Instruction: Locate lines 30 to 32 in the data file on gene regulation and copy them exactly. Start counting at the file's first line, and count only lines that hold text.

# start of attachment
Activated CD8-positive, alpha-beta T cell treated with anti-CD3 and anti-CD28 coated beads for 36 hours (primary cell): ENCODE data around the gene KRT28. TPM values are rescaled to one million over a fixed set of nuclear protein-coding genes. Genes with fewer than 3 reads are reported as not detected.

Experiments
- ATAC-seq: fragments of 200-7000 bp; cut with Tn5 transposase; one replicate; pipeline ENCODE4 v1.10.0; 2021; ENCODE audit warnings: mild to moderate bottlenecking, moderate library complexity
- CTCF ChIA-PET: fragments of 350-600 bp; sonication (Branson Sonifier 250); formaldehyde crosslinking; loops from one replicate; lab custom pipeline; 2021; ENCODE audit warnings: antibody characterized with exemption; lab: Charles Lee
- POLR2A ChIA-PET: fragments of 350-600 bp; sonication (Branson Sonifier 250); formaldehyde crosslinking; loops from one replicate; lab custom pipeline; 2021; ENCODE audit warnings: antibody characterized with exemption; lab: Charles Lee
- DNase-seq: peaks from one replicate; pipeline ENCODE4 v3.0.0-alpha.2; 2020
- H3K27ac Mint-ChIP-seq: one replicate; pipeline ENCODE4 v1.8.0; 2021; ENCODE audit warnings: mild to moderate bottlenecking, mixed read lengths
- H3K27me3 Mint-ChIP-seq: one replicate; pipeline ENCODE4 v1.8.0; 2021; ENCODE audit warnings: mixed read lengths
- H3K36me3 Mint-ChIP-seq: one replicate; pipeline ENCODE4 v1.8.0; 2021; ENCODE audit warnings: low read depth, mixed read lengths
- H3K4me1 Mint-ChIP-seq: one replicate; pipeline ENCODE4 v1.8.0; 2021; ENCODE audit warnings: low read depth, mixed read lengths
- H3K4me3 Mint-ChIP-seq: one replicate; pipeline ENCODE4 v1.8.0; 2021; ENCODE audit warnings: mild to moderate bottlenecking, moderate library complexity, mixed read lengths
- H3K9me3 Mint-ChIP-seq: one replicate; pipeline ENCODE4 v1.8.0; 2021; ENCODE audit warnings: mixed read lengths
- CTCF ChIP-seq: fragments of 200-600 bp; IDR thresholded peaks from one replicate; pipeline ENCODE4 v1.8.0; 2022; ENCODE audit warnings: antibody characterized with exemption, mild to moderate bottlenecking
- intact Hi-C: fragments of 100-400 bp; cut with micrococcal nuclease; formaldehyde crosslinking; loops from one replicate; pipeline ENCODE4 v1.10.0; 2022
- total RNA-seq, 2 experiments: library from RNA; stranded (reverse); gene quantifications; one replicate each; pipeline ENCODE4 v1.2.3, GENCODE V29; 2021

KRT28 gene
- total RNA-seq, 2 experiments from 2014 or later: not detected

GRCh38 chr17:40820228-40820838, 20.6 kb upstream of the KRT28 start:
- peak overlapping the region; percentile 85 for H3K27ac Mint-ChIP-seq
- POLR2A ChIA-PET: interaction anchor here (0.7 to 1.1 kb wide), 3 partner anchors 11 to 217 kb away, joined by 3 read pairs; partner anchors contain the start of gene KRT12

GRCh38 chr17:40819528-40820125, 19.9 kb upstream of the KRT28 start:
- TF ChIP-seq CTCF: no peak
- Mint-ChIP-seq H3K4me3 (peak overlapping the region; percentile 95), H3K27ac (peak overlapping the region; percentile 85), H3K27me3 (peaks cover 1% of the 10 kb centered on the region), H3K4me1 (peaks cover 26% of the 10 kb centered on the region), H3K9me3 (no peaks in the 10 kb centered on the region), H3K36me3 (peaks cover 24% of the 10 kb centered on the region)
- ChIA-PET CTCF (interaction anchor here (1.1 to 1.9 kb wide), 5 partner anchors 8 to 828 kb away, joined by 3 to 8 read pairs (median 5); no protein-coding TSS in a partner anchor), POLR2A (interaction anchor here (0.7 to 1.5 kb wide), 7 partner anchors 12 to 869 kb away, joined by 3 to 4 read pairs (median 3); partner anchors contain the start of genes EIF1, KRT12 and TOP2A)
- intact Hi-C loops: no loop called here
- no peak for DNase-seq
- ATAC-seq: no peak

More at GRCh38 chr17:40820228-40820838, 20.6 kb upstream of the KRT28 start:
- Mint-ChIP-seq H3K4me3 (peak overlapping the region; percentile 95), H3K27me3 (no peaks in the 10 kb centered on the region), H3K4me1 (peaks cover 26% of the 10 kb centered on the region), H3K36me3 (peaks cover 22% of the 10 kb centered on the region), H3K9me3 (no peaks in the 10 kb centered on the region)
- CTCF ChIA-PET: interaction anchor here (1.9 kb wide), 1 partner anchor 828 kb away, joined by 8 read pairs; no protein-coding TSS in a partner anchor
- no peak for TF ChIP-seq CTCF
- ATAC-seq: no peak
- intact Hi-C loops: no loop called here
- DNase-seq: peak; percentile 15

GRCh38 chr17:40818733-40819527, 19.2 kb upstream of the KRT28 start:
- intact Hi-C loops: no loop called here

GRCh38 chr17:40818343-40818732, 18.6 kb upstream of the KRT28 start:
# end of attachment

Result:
- CTCF ChIA-PET: interaction anchor here (1.9 kb wide), 1 partner anchor 828 kb away, joined by 8 read pairs; no protein-coding TSS in a partner anchor
- no peak for TF ChIP-seq CTCF
- ATAC-seq: no peak